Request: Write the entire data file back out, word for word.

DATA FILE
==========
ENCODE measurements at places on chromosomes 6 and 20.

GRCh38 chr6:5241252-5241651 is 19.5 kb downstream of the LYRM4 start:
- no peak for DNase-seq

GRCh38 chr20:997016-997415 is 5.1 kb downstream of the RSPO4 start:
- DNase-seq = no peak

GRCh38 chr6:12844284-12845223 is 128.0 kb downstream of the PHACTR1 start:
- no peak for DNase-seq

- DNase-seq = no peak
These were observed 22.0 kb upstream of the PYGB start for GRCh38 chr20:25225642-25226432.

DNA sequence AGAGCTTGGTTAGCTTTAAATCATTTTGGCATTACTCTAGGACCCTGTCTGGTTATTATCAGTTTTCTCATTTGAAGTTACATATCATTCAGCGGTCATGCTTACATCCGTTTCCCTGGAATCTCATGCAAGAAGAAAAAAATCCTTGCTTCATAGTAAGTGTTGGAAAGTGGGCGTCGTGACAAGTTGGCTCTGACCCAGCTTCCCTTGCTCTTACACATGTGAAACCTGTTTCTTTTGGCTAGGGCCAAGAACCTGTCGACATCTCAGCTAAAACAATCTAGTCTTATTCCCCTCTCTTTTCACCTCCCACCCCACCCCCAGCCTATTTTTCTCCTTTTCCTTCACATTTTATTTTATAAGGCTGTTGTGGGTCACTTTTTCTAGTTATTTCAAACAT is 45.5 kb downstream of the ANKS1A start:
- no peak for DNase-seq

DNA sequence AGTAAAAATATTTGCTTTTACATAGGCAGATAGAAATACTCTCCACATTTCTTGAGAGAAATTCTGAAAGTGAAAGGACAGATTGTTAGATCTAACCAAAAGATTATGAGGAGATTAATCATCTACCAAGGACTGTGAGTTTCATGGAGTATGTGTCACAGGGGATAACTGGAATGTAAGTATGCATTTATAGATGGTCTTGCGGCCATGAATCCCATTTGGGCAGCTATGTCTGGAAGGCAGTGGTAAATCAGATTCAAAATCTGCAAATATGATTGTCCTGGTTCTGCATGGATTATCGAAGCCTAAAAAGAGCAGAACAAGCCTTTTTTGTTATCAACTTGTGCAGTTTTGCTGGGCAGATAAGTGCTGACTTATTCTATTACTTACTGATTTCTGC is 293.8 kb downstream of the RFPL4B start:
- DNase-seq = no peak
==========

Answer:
ENCODE measurements at places on chromosomes 6 and 20.

GRCh38 chr6:5241252-5241651 is 19.5 kb downstream of the LYRM4 start:
- no peak for DNase-seq

GRCh38 chr20:997016-997415 is 5.1 kb downstream of the RSPO4 start:
- DNase-seq = no peak

GRCh38 chr6:12844284-12845223 is 128.0 kb downstream of the PHACTR1 start:
- no peak for DNase-seq

- DNase-seq = no peak
These were observed 22.0 kb upstream of the PYGB start for GRCh38 chr20:25225642-25226432.

DNA sequence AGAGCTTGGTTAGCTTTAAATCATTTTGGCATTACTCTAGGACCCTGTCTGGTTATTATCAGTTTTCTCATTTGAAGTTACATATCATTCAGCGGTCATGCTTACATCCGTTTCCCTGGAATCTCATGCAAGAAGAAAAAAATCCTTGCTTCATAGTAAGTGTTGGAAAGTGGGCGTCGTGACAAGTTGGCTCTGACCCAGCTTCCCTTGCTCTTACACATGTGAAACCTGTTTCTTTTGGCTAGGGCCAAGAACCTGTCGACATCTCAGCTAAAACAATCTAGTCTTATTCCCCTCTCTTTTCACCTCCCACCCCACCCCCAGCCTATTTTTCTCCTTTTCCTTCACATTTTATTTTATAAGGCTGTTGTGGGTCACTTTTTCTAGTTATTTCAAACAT is 45.5 kb downstream of the ANKS1A start:
- no peak for DNase-seq

DNA sequence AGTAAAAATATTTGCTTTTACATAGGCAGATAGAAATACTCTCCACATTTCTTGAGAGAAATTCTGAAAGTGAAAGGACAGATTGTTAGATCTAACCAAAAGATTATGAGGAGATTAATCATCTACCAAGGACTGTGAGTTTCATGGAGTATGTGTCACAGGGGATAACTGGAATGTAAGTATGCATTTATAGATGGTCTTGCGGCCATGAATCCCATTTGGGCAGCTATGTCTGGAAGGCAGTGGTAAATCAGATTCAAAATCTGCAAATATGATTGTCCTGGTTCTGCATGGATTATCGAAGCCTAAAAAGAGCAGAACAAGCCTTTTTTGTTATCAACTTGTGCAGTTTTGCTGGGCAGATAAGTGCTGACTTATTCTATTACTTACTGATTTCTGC is 293.8 kb downstream of the RFPL4B start:
- DNase-seq = no peak